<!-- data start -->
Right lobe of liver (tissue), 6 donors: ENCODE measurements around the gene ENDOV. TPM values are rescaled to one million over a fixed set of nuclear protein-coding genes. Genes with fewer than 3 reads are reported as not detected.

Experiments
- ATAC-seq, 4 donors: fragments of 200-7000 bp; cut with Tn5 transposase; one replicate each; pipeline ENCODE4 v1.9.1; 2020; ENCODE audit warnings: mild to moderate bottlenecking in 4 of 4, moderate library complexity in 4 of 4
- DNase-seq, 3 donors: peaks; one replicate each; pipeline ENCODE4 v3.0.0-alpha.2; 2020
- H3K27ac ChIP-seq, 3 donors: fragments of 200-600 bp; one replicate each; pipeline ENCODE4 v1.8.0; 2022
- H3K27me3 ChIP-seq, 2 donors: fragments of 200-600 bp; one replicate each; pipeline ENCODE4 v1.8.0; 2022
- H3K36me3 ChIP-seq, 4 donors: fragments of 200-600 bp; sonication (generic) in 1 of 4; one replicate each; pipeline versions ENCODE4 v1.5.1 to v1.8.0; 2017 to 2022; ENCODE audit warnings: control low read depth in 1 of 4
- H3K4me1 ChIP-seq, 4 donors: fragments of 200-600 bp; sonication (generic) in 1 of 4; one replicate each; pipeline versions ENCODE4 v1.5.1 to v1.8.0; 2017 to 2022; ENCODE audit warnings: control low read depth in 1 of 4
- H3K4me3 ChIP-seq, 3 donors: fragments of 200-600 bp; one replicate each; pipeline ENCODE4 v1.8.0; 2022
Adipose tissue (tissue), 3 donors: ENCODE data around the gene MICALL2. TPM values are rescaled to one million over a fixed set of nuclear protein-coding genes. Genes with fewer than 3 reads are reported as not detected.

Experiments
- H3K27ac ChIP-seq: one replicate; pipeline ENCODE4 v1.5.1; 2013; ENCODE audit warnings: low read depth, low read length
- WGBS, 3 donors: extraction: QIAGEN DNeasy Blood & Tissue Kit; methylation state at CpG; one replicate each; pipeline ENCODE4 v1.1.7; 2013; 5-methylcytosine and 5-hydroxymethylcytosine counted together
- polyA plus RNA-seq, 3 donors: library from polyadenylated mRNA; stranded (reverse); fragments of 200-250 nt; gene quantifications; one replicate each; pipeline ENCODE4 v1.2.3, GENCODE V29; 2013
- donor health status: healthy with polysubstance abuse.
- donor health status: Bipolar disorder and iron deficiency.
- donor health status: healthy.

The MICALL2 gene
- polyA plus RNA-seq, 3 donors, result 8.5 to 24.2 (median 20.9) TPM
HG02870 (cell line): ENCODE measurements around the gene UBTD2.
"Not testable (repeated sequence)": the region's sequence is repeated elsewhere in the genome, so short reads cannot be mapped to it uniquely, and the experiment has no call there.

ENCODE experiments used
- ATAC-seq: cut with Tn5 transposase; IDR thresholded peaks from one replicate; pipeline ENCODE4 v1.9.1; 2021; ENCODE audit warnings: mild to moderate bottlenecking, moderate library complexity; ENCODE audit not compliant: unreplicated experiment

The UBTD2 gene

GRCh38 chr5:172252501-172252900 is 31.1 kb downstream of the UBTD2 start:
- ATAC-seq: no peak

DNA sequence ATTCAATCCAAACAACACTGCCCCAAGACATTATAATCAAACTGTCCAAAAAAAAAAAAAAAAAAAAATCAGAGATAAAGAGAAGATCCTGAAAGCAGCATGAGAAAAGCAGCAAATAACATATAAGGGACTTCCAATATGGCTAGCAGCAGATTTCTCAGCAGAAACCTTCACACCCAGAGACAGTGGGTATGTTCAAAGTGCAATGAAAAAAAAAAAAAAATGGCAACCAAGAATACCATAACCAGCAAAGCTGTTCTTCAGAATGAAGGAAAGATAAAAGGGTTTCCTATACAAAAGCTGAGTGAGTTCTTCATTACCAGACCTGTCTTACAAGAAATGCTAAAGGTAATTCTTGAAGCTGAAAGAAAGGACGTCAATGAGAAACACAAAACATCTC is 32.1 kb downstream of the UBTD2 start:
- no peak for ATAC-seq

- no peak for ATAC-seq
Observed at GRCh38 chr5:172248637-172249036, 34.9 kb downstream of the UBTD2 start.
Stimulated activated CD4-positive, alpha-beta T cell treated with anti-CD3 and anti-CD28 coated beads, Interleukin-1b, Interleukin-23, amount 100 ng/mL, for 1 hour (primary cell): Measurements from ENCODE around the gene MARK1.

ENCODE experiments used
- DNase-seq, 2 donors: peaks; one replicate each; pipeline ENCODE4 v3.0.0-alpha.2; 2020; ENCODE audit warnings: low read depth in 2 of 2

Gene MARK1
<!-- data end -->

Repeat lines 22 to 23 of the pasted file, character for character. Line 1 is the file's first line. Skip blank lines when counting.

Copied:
ENCODE experiments used
- ATAC-seq: cut with Tn5 transposase; IDR thresholded peaks from one replicate; pipeline ENCODE4 v1.9.1; 2021; ENCODE audit warnings: mild to moderate bottlenecking, moderate library complexity; ENCODE audit not compliant: unreplicated experiment